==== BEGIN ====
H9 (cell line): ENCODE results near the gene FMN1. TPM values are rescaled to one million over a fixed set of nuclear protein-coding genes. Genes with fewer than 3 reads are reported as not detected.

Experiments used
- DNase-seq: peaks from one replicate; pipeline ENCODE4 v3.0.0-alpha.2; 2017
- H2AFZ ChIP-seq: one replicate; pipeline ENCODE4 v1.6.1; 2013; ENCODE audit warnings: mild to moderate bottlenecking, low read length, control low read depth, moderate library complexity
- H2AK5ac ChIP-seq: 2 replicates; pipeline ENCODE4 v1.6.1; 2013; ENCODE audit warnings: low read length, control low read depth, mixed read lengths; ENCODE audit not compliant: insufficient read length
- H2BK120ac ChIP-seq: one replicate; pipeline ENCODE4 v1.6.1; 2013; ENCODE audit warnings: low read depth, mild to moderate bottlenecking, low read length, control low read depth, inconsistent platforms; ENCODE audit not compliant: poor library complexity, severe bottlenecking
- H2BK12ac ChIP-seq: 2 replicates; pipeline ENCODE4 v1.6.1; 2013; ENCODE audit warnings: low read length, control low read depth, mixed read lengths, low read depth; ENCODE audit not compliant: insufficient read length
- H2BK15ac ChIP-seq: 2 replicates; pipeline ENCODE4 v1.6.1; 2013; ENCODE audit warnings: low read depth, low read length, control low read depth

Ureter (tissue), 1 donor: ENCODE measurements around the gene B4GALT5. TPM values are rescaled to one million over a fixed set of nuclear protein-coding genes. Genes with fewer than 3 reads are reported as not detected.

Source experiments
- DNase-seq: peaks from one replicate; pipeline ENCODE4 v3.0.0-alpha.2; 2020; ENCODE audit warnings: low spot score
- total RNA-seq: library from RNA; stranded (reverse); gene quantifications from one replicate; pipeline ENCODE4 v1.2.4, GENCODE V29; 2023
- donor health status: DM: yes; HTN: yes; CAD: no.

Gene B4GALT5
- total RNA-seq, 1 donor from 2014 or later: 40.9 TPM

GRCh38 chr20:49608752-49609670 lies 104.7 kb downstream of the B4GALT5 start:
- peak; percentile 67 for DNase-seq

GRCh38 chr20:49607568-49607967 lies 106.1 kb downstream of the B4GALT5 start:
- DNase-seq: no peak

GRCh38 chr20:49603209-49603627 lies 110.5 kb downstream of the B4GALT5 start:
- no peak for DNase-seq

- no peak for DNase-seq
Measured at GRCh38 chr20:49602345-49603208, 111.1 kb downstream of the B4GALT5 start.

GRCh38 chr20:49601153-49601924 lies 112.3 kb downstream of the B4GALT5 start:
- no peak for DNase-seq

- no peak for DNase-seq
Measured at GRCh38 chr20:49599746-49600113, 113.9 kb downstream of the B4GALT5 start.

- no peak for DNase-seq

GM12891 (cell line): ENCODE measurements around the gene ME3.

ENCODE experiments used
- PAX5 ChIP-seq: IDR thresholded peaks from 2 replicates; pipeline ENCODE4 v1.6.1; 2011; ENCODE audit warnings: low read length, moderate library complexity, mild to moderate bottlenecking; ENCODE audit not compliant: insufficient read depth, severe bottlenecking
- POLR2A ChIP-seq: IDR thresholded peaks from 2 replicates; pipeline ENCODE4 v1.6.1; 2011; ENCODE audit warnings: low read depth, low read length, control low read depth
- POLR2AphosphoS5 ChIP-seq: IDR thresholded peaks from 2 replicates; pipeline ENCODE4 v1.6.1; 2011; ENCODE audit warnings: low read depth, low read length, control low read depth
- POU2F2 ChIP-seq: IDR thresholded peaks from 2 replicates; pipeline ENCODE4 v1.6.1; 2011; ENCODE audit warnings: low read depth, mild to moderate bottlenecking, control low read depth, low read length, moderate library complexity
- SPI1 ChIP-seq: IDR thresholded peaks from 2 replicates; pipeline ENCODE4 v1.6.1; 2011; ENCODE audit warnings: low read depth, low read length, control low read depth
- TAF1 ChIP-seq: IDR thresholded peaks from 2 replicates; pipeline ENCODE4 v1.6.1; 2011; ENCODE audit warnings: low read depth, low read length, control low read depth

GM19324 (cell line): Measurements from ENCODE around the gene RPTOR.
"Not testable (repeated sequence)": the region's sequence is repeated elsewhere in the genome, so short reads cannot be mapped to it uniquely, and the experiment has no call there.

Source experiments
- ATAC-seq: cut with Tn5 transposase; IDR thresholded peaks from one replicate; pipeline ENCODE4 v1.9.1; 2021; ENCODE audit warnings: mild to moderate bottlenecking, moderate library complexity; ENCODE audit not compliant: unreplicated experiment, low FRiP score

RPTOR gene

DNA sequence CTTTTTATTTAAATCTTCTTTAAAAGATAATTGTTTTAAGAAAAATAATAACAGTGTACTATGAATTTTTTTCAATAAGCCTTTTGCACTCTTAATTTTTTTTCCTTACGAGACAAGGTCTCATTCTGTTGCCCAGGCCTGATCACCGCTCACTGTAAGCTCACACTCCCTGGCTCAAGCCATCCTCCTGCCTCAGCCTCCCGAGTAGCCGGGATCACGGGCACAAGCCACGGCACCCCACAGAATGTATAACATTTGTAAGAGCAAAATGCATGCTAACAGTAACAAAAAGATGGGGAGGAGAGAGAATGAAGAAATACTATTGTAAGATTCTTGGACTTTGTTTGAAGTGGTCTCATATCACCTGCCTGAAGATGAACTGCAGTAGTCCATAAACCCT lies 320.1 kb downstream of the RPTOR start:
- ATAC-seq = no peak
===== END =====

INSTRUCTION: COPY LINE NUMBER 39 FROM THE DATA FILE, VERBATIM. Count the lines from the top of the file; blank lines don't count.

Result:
Source experiments